Finally, at least for now, July saw the launch of HadoopDB from Yale’s Database Research team. HadoopDB is designed to be an analytical database system that combines the scalability of Hadoop and the performance of parallel database systems and, according to Daniel Abadi, it is “an open source stack that includes PostgreSQL, Hadoop, and Hive, along with some glue between PostgreSQL and Hadoop, a catalog, a data loader, and an interface that accepts queries in MapReduce or SQL and generates query plans that are processed partly in Hadoop and partly in different PostgreSQL instances spread across many nodes in a shared-nothing cluster of machines.”
Despite this rampant use of open source code, it was not until Infobright launched Infobright Community Edition (ICE) in 2008 that we saw the first commercial open source vendor delivering its core warehouse software under an open source license. The Infobright columnar database acts as a storage engine for the MySQL database turning it into a realistic option for data warehouses of more than 200GB according to Infobright (Sun maintains that MySQL can perform as a stand-alone data-warehousing platform up to 2TB with the default MyISAM non-transactional storage engine).
While MySQL is not well known as a platform for data warehousing, Sun’s internal surveys indicate that data warehousing is the fifth-most-common use case for MySQL, which explains why it is not just Infobright that is looking to build a data warehousing business around MySQL.
Kickfire emerged in April 2008 with a beta version of its MySQL Appliance, which is built around the MySQL database and its SQL chip, which provides native instruction execution while operating directly out of memory on compressed data. Kickfire is targeting deployments in the 100GB-3TB range, while Infobright acts as a MySQL storage engine to enable use with up to 30TB of data. Infobright is developing a shared-everything, peer-to-peer architecture that will support up to 100 concurrent users and 100TB of data. Delivery is scheduled for the fourth quarter.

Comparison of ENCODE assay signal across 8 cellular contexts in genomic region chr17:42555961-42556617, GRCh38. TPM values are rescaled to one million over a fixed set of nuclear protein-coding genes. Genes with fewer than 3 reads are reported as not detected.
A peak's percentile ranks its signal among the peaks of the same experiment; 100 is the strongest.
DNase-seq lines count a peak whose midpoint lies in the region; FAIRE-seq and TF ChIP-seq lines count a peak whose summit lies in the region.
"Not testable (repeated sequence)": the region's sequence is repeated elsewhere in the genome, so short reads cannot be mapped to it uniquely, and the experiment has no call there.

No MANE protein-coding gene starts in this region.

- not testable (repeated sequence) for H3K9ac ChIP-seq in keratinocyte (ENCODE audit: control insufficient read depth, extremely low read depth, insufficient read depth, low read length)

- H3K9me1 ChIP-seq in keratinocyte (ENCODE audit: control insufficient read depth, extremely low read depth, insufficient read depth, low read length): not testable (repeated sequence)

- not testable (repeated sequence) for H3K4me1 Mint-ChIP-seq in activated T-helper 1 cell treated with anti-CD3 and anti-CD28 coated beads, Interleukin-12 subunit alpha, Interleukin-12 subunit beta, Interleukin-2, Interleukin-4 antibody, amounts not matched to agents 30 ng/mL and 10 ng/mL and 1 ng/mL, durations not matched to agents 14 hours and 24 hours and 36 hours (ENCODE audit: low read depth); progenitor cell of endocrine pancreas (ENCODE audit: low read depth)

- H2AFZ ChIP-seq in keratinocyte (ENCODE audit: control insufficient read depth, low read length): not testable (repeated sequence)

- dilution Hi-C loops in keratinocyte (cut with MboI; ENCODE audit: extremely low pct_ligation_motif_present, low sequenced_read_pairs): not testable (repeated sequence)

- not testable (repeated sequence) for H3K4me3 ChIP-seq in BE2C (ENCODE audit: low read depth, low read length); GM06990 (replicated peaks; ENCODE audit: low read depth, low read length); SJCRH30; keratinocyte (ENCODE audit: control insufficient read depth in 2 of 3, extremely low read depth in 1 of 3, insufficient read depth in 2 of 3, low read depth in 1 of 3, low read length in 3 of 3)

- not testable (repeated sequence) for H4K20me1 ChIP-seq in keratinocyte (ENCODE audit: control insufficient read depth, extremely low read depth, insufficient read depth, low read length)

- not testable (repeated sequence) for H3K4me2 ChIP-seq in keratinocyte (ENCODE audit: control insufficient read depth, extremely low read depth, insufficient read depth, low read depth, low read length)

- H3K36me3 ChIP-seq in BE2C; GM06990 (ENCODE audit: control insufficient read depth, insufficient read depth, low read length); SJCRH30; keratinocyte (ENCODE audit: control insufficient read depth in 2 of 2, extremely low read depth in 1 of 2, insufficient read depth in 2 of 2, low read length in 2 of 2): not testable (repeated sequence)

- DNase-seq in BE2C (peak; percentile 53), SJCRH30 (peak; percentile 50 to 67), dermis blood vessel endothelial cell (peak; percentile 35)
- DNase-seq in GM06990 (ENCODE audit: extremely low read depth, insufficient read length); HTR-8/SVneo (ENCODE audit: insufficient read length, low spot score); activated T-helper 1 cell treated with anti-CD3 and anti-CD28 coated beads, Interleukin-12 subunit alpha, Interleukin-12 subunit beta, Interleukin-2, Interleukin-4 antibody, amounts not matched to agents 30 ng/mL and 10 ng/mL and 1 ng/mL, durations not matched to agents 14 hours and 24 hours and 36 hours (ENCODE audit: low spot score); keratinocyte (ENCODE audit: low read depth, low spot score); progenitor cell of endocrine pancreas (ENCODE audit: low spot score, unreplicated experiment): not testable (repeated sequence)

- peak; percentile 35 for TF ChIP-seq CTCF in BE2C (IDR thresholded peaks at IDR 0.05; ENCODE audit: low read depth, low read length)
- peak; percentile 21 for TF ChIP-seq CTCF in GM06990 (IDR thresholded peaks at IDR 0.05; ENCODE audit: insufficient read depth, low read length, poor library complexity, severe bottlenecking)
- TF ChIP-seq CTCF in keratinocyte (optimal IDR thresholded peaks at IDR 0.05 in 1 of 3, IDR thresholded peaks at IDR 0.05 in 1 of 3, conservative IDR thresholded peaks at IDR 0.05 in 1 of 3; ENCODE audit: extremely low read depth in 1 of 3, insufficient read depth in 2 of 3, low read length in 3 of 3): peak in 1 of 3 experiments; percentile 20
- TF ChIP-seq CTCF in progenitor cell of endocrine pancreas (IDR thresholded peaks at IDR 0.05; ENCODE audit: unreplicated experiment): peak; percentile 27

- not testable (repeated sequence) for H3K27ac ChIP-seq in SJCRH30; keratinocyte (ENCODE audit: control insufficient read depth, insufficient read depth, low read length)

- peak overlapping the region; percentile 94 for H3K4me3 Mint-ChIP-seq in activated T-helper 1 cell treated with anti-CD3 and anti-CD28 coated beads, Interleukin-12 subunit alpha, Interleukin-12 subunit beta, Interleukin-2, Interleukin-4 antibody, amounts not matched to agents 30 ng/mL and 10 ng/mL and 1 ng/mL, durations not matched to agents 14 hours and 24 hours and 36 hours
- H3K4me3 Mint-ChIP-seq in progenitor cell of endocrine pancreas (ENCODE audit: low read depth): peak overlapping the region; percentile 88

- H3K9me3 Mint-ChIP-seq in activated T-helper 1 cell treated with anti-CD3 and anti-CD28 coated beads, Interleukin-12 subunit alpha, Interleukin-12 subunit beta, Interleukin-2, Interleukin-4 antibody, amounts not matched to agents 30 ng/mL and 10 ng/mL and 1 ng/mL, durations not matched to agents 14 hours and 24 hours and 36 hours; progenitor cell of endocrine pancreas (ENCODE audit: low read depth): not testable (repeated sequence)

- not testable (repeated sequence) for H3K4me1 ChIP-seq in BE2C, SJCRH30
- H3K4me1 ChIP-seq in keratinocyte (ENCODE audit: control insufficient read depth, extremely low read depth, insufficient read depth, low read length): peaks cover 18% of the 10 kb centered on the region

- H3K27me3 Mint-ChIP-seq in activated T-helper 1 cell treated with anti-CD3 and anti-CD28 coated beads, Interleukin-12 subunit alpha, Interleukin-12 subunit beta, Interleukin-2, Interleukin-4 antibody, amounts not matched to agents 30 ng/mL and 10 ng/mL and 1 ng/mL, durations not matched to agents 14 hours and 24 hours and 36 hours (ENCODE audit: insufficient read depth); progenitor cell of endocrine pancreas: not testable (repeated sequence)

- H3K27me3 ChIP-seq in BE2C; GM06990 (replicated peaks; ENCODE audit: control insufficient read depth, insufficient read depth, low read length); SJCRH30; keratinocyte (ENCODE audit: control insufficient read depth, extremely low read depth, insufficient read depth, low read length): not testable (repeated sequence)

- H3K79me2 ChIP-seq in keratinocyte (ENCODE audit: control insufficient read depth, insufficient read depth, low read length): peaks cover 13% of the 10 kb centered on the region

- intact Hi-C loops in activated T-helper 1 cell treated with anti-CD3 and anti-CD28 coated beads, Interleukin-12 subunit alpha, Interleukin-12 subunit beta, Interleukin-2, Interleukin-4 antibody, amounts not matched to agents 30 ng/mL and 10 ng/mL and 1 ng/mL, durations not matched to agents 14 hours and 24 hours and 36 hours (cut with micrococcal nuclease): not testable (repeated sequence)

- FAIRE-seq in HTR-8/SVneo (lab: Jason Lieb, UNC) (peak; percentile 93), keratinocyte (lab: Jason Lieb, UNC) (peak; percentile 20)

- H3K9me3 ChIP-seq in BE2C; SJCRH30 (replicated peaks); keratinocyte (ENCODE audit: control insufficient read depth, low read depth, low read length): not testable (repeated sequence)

It remains to be seen whether Oracle will retain its commercial relationships with Kickfire and Infobright once its acquisition of Sun, and therefore MySQL, closes, but one company that has already been impacted by the acquisition its Calpont, which had planned to make a big splash at the recent MySQL Conference & Expo with the launch of its new strategy to provide a data-warehousing storage engine for the MySQL database.
The plan, to offer an open source column-oriented storage engine that will provide the MySQL database with the capabilities to function as a data warehouse, scaling from capacities of 100GB to 100TB, remains in place, although the storage engine will be in beta testing for the foreseeable future while Calpont waits to see what Oracle will do.
The most recent open source entrant into the data warehousing market is Ingres, which has teamed up with VectorWise, another database-engine spin-off from Amsterdam’s CWI, to collaborate on a new database-kernel project designed to better enable it to be positioned as a platform for data-warehouse and analytic workloads. he resulting software will be fully open source although Ingres does not have detailed plans for the productization of the technology at this stage. The Vectorwise technology was originally known as X100 and was used initially as an extension module inside the MonetDB database.
While open source is playing an increasing role in the data warehousing market, PostgreSQL has primarily taken the role of lowering barriers to entry for new vendors by providing a platform for the development of data warehouse-specific capabilities on a proven database platform.
MySQL serves a similar role for Infobright, Kickfire and Calpont, but could also play a significant role in lowering barriers to entry for new data warehousing customers with small volumes of data.
Calpont turned its attention to MySQL and the midrange market in order to exploit the requirement for scalable data-warehousing capabilities from MySQL’s estimated 11 million users, as well as the fact that the low-end of the market has not been well-supported by the existing data-warehousing vendors.
Sun estimates that 90% of all data warehouses have 6TB of data or less, while Kickfire estimates there are 17,000 addressable accounts that are trying to use MySQL to create data warehouses with volumes greater than 50GB.
These estimates explain why Sun et al see an opportunity for MySQL-based warehouses to grab a slice of the market based on a low cost systems targeting a large number of customers and small amounts of data – the complete inverse of the traditional focus for data warehousing requirements, which is based on high cost systems supporting large amounts of data and a relatively small number of potential customers.
Additionally, Kickfire, Infobright and Calpont are looking to replicate the strategy MySQL successful followed in the database market by targeting a market niche that is not being served by the incumbents and avoid competing head on with the likes of Teradata, IBM, Oracle and Netezza.